No Spectators: The Art of Burning Man at the Renwick Gallery

The Art of Burning Man at Renwick Gallery

Last weekend I stopped by the Renwick’s No Spectators: The Art of Burning Man. Since the exhibit opened earlier in the month, it wasn’t that crowded which was nice. Overall, I thought the exhibition was beautiful, filled with magnificent and large installations. Pictured above is Marco Cochrane’s Truth is Beauty, a beautiful, large sculpture.

The Art of Burning Man at Renwick Gallery

Duane Flatmo’s Tin Pan Dragon was pretty fascinating. The artist used odds and ends to fashion together a dragon. From the picture above, you can make out a muffin tin used to construct part of the dragon’s face.

The Art of Burning Man at Renwick Gallery

I was a little in awe when I saw David Best’s Temple. The intricate patterns of the wood that lined the walls and ceiling, were beautiful.

The Art of Burning Man at Renwick Gallery

Here you can get a sense of the layout of the room.

The Art of Burning Man at Renwick Gallery

Along the walls were bits of rectangular shaped pieces of wood that visitors wrote on and left wedged into the installation. I especially liked the message, “Soak in every single moment,” that a visitor had left behind.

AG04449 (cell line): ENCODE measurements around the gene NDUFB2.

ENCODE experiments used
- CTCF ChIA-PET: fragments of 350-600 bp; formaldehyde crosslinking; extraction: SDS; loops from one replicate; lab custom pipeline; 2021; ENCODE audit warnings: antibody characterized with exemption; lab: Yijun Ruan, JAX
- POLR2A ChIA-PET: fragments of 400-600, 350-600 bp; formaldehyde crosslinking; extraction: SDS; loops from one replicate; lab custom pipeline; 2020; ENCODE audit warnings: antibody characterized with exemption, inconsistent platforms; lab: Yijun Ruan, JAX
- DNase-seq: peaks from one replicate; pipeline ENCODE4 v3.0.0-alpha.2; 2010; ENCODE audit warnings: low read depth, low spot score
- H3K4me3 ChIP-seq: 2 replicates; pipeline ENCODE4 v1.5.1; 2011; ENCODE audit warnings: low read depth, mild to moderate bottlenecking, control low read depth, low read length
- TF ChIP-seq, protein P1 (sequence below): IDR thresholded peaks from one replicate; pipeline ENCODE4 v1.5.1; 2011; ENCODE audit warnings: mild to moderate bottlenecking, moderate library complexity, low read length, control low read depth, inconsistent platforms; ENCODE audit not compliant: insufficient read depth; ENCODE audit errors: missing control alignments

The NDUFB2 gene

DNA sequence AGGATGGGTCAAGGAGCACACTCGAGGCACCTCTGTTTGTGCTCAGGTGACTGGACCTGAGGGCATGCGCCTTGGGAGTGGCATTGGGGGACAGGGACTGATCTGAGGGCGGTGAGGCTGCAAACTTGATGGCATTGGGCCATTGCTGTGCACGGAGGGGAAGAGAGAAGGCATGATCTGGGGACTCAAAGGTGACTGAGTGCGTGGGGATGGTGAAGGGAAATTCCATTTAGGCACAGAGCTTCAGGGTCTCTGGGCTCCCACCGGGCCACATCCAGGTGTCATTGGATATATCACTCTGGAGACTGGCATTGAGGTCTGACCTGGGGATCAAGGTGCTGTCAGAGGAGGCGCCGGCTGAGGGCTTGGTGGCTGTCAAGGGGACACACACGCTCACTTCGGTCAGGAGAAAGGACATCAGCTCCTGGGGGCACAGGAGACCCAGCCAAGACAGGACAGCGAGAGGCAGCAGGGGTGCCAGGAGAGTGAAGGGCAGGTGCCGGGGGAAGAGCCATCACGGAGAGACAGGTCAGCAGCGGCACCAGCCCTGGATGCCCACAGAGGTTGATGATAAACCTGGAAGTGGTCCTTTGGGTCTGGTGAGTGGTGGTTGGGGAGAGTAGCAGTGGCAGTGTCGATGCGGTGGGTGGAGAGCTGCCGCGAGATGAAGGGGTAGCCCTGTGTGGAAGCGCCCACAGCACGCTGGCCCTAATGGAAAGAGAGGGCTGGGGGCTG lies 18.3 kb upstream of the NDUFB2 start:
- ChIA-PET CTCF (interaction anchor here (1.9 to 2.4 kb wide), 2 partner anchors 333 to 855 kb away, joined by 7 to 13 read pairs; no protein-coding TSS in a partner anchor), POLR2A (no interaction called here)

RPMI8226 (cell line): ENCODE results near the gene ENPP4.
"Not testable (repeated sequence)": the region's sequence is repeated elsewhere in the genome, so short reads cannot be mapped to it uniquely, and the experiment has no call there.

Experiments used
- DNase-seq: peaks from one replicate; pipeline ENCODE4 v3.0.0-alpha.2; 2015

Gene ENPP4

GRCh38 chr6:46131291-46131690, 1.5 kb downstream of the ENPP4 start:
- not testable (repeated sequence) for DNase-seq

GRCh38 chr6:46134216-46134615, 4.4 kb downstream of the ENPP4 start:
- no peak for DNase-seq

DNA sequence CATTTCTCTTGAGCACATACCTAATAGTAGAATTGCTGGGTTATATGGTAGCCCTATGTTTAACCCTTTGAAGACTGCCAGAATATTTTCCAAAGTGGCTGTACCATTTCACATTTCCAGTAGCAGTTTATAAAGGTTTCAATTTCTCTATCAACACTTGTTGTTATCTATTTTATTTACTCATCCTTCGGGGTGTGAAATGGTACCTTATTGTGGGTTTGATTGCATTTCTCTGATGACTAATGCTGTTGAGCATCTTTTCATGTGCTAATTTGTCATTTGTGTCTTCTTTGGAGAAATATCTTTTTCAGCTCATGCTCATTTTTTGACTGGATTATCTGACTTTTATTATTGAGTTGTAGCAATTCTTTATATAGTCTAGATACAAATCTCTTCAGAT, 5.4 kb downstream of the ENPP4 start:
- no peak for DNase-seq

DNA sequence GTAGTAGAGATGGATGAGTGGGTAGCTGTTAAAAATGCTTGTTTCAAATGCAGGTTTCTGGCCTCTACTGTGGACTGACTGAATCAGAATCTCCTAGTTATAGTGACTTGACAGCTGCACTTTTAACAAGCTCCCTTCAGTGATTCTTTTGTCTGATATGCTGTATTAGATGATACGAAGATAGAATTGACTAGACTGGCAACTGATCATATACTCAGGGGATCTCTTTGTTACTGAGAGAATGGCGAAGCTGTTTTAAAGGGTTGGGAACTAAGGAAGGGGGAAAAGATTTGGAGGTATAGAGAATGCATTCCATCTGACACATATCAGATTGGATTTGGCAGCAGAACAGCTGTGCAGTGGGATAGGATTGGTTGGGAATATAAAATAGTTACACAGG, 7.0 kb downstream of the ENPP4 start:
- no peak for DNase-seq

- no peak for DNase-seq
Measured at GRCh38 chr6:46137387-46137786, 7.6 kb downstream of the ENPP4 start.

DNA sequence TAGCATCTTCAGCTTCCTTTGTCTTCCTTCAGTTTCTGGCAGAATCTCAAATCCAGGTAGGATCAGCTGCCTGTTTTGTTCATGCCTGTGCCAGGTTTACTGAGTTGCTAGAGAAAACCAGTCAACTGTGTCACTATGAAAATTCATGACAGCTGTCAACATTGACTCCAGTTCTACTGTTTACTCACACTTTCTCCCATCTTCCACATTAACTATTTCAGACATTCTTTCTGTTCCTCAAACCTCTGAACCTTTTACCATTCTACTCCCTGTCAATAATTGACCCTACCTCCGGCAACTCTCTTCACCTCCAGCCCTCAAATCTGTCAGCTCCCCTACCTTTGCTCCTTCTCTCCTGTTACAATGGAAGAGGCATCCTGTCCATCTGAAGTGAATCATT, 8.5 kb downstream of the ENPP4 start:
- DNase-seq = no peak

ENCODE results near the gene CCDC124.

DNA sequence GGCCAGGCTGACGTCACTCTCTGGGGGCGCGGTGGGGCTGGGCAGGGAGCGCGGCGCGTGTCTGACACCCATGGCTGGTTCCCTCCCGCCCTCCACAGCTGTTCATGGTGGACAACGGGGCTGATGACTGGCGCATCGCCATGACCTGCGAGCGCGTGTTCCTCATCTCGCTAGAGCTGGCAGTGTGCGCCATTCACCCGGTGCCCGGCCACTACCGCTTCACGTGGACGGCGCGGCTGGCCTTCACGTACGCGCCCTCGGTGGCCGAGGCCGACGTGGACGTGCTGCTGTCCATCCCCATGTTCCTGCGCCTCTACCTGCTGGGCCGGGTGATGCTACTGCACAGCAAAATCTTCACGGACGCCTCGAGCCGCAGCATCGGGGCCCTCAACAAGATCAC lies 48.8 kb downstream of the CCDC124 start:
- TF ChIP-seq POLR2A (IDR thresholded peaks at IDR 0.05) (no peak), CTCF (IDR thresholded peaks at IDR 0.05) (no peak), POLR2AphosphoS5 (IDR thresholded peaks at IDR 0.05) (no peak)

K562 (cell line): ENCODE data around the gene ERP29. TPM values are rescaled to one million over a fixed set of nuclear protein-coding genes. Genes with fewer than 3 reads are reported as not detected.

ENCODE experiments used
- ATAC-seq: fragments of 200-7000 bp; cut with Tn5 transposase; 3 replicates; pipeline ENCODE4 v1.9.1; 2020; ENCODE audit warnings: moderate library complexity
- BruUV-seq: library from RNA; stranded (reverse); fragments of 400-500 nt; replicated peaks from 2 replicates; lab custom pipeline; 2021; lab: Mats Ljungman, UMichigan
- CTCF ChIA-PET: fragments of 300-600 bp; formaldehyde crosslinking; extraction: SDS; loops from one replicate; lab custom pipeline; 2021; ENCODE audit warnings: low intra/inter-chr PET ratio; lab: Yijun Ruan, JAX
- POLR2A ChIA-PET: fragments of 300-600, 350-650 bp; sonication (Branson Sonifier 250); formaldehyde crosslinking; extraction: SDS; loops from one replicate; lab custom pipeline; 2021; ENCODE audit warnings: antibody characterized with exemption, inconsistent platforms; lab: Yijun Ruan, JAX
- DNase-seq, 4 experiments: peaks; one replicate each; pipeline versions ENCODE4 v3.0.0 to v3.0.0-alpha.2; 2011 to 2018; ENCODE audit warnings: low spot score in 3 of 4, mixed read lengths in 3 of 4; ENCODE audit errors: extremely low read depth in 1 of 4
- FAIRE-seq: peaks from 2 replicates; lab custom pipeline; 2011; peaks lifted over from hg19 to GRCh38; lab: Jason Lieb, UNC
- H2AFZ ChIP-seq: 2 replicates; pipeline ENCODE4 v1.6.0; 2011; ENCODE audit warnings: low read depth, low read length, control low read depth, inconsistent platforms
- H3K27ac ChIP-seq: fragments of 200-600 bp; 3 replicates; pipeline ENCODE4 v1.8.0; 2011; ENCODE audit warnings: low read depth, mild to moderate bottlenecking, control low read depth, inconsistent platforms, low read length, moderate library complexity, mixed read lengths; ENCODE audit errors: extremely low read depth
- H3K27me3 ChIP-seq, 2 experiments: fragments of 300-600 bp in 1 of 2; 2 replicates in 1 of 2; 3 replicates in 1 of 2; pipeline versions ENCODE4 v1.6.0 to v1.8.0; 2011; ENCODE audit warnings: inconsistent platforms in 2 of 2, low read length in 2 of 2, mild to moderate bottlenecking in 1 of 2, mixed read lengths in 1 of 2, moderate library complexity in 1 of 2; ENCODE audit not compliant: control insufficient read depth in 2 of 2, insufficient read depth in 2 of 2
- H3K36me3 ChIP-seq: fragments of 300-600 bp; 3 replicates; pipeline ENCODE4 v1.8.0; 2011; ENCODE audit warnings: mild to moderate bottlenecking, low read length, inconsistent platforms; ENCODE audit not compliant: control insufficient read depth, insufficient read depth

The Art of Burning Man at Renwick Gallery

One room contained large constructions of different shapes with intricate patterns cut out of them, with light shining through. Yelena Filipchuk and Serge Beaulieu’s work was definitely one of my favorites of the show.

The Art of Burning Man at Renwick Gallery

I liked how the lights cast shadows that extended the patterns of the different objects.

The Art of Burning Man at Renwick Gallery

A couple of them used regular light, while the largest shape had a light that changed color every few seconds.

The Art of Burning Man at Renwick Gallery

Above is an image of the object with the changing light.

The Art of Burning Man at Renwick Gallery

Another one of my favorites were the FoldHaus Art Collective’s Shrumen Lumen, which consisted of large mushroom-shaped sculptures with lights that changed colors after every few minutes.

The Art of Burning Man at Renwick Gallery

Above is a close-up of the mushroom sculptures.

The Art of Burning Man at Renwick Gallery

I thought Christopher Schardt’s Nova was a fun interactive piece. Visitors would lie on the ground, looking upward of the shifting, changing screen affixed to the ceiling.

The Art of Burning Man at Renwick Gallery

My favorite interactive piece was a chalkboard room by Candy Chang, Before I Die. Visitors wrote on the walls different thoughts about what they wanted to do before they died.

No Spectators: The Art of Burning Man was a beautiful exhibit. Yet again, I enjoyed the installations that sprawled across the galleries of the Renwick.

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